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General and digestive surgery

Find all the surgical interventions, lectures, experts opinions, debates, webinars and operative techniques per specialty.
Giant hiatal hernia: pleural incision helping defect closure without tension
Incidence of hiatal hernias (HH) increases with age. Approximately 60% of persons aged over 50 have a HH. Most of them are asymptomatic patients and may be discovered incidentally; others may be symptomatic and their presentation differs depending on hernia type.
We present the case of a 65-year-old woman, complaining of abdominal pain and vomiting. CT-scan showed a giant hiatal sliding hernia with almost the whole stomach in an intrathoracic position. Surgery was put forward to the patient for HH correction and Nissen procedure and she accepted it.
Although a uniform definition does not exist, a giant HH is considered a hernia which includes at least 30% of the stomach in the chest. Usually, a giant HH is a type III hernia with a sliding and paraesophageal component, and consequently patients may complain of pain, heartburn, dysphagia, and vomiting. Surgery ordinarily includes four steps: hernia sac dissection and resection, esophageal mobilization, crural repair, and fundoplication. To prevent tension due to a large hiatus, relaxation of the diaphragmatic crura can be associated with the use of a mesh. However, mesh use is still a matter of debate because of severe associated complications, such as erosions requiring gastric resection. In this case, we decided to deliberately make a pleural incision, in order to reduce tension preventing the use of a mesh with all of its potential complications. This procedure, already described by some authors, is not associated with respiratory complications because of the difference in abdominal and respiratory pressures observed in laparoscopic surgery. The patient progressed favorably and was discharged asymptomatically on postoperative day 2.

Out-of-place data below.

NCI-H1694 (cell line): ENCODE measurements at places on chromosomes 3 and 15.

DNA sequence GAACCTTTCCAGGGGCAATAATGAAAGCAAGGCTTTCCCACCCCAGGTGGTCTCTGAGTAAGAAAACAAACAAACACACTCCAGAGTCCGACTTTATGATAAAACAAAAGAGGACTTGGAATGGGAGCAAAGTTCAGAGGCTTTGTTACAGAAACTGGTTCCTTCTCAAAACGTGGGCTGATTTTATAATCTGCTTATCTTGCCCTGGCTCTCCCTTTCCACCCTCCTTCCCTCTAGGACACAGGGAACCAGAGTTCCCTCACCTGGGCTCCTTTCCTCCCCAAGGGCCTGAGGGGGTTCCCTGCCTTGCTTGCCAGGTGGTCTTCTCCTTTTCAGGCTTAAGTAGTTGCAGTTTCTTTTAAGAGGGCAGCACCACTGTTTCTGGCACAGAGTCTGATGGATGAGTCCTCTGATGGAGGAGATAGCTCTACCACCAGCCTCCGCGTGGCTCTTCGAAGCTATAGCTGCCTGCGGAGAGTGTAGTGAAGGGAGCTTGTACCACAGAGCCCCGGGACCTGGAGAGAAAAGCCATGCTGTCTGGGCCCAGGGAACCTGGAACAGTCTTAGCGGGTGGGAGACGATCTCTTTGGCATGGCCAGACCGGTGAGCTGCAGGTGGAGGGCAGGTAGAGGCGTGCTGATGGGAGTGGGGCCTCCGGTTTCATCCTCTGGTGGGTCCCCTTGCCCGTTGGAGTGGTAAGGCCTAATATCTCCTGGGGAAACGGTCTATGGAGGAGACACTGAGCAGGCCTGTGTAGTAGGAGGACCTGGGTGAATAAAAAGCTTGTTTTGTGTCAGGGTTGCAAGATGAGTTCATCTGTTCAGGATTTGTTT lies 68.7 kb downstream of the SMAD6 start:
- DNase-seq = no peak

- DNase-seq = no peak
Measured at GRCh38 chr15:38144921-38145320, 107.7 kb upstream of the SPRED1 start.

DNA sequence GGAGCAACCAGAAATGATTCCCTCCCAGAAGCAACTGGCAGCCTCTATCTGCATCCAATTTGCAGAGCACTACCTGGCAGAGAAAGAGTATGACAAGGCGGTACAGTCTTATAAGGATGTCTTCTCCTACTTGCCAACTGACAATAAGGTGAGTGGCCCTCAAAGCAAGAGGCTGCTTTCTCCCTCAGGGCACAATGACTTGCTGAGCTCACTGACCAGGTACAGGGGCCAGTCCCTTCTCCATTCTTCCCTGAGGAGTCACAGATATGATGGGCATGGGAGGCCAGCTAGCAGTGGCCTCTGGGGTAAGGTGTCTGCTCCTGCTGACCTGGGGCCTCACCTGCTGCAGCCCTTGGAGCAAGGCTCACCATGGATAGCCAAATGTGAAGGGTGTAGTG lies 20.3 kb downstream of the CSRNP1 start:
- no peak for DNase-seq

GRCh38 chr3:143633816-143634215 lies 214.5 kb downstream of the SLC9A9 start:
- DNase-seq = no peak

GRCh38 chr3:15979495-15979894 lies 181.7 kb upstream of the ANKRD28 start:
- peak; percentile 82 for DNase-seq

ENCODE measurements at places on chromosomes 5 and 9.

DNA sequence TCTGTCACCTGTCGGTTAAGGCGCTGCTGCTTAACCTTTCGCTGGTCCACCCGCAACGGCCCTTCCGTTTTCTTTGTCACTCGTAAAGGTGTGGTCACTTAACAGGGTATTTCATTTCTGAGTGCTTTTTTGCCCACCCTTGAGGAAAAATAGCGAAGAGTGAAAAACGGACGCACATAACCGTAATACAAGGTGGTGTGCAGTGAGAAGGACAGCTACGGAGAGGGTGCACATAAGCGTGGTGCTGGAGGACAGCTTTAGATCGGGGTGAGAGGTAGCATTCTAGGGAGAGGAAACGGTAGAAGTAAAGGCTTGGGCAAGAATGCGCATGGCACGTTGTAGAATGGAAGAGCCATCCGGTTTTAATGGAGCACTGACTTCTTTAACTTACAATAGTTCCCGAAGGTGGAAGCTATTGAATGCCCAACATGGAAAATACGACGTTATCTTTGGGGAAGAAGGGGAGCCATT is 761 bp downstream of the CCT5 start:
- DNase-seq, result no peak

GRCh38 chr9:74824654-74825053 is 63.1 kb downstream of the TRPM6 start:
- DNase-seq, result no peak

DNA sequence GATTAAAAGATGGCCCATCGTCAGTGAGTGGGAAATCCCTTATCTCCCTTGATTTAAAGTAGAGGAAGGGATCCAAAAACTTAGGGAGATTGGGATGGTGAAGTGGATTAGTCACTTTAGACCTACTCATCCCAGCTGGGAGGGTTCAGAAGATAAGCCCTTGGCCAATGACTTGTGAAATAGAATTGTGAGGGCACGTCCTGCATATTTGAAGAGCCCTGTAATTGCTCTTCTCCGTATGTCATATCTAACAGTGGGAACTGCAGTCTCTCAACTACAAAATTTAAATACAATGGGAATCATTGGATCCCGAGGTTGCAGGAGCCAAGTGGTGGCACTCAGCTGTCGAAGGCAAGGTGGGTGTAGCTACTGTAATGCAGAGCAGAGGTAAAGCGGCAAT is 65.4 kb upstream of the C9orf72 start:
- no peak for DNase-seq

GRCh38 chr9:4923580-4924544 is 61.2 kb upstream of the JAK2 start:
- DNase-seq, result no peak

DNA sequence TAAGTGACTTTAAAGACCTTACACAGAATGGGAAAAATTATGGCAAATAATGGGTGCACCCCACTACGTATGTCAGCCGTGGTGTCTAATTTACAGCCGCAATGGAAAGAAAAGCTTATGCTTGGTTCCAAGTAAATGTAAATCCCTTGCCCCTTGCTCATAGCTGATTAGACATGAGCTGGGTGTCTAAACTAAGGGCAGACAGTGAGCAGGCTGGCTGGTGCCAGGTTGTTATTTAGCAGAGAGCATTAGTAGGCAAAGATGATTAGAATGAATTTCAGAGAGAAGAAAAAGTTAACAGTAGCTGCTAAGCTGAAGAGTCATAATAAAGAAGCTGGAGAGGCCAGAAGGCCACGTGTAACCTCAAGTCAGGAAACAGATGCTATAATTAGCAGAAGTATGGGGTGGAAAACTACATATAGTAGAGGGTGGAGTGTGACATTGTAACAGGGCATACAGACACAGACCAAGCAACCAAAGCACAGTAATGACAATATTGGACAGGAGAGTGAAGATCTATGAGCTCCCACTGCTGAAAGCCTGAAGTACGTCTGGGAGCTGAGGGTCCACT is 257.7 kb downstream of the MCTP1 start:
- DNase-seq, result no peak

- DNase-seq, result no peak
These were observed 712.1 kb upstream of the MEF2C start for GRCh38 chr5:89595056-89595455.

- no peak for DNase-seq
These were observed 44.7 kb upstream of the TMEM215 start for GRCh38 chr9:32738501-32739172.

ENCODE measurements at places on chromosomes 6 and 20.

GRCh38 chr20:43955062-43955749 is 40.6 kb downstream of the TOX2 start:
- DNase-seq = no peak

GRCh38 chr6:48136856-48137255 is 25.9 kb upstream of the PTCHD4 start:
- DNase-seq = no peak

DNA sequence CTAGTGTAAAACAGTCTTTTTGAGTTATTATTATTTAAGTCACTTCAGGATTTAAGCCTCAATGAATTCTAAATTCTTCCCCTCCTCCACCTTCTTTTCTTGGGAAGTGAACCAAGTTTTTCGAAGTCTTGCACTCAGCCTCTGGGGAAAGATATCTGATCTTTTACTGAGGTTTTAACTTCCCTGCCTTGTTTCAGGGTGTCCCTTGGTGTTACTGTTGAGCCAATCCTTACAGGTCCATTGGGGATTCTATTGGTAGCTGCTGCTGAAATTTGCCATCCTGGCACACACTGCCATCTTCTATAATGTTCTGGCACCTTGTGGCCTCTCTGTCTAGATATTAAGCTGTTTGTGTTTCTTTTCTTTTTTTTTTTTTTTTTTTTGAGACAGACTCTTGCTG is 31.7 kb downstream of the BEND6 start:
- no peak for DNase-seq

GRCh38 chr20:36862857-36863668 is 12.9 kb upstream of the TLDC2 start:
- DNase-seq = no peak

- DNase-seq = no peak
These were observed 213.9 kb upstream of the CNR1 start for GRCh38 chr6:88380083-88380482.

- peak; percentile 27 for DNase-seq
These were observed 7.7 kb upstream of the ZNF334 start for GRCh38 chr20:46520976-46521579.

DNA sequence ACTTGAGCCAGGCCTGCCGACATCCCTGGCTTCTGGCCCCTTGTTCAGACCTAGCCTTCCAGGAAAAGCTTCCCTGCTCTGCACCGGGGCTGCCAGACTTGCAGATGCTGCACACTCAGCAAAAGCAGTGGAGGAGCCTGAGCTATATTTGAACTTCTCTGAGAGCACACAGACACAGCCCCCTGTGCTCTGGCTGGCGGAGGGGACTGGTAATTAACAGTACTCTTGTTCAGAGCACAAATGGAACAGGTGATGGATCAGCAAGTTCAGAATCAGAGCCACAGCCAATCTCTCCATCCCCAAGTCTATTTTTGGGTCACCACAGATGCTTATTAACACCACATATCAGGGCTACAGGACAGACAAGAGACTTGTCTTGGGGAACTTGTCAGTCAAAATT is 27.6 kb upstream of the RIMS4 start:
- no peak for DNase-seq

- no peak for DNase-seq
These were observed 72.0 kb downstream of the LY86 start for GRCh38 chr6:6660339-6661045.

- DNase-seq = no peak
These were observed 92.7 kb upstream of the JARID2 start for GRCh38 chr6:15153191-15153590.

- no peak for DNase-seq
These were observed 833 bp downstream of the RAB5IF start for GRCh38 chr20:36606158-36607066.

C Viana, M Lozano, D Poletto, T Moreno, C Varela, A Toscano